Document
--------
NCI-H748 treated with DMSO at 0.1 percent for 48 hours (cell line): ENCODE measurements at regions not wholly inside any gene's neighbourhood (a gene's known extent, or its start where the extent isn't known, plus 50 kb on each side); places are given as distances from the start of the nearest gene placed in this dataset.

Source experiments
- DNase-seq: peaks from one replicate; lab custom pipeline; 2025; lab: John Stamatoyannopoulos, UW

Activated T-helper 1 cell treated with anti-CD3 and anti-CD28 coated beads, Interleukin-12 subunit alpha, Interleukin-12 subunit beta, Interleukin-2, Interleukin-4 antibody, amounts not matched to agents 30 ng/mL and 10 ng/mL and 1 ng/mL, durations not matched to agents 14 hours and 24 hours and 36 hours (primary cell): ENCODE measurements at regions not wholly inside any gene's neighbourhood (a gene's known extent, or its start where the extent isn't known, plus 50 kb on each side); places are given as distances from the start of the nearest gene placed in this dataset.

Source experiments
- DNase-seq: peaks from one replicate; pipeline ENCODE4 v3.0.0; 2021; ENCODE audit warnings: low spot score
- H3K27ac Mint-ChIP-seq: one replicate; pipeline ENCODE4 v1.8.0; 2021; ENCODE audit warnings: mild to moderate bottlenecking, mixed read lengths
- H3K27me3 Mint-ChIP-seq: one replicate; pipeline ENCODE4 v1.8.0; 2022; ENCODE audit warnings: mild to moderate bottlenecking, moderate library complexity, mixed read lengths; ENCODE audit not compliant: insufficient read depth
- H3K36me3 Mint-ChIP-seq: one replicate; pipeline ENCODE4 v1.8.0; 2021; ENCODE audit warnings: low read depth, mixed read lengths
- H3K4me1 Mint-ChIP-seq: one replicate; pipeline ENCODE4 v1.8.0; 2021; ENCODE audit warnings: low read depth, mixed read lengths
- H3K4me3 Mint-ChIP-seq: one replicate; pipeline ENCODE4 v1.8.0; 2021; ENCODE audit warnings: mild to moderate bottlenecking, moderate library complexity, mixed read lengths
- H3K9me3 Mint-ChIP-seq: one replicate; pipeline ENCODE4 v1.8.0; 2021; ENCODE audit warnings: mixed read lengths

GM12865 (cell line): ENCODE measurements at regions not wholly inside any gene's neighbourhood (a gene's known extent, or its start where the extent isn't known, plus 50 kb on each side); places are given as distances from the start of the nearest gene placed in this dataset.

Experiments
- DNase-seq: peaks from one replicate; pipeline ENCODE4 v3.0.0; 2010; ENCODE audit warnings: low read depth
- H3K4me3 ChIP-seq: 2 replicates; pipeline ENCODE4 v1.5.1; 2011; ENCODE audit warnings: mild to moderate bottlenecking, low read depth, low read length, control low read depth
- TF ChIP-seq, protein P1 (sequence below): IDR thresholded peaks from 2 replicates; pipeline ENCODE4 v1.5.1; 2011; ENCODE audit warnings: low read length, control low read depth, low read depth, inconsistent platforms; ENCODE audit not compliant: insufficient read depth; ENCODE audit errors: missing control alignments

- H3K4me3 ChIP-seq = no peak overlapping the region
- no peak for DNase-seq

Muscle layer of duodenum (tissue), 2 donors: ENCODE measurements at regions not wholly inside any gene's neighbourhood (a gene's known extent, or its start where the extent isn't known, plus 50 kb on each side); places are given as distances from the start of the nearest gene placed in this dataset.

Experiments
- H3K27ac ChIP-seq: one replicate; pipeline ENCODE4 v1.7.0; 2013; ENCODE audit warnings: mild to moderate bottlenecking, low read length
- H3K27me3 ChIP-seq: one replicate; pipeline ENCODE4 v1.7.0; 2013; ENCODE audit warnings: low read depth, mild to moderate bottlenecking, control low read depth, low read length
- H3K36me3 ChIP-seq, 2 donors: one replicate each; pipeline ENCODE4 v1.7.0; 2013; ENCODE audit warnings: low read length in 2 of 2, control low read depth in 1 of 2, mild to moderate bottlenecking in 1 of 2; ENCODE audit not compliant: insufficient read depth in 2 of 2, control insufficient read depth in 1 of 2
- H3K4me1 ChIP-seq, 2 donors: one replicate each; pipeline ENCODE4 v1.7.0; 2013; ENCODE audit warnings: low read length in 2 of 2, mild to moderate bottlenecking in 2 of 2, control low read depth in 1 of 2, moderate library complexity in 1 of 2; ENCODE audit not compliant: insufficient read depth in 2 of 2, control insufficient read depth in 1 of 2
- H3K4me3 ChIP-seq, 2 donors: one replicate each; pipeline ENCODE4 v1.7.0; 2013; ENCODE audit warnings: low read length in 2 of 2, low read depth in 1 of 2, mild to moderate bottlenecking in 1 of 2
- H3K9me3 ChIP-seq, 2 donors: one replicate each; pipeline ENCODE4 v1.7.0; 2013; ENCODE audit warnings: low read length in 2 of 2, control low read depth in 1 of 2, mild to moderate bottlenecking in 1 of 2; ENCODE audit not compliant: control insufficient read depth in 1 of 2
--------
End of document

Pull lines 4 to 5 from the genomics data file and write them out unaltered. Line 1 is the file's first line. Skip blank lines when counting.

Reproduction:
Activated T-helper 1 cell treated with anti-CD3 and anti-CD28 coated beads, Interleukin-12 subunit alpha, Interleukin-12 subunit beta, Interleukin-2, Interleukin-4 antibody, amounts not matched to agents 30 ng/mL and 10 ng/mL and 1 ng/mL, durations not matched to agents 14 hours and 24 hours and 36 hours (primary cell): ENCODE measurements at regions not wholly inside any gene's neighbourhood (a gene's known extent, or its start where the extent isn't known, plus 50 kb on each side); places are given as distances from the start of the nearest gene placed in this dataset.

Source experiments